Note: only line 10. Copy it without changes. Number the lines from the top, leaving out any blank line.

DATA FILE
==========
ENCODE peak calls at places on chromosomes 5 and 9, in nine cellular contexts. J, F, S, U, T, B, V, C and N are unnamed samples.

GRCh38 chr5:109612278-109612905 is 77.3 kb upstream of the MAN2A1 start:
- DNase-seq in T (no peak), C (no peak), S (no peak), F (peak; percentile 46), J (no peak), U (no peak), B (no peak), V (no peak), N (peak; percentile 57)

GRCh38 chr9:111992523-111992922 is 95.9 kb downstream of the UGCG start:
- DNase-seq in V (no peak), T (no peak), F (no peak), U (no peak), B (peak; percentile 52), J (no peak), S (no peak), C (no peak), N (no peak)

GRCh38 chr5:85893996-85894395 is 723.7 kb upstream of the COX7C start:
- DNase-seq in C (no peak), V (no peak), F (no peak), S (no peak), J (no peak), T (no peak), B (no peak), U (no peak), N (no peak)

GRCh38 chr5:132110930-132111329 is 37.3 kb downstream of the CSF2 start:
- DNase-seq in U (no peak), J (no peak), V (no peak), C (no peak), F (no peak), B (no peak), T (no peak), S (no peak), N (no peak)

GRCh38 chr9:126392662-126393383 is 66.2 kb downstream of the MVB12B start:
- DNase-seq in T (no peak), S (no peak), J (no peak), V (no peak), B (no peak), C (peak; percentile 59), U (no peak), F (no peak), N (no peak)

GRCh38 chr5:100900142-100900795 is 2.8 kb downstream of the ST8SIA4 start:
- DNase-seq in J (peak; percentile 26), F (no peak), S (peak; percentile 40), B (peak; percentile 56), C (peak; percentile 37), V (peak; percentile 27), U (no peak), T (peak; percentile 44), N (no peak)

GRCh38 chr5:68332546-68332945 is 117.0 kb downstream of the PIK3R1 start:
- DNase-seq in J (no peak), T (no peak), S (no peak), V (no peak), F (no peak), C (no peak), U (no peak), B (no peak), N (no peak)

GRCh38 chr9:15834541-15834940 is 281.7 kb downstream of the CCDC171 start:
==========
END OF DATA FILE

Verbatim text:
GRCh38 chr9:126392662-126393383 is 66.2 kb downstream of the MVB12B start: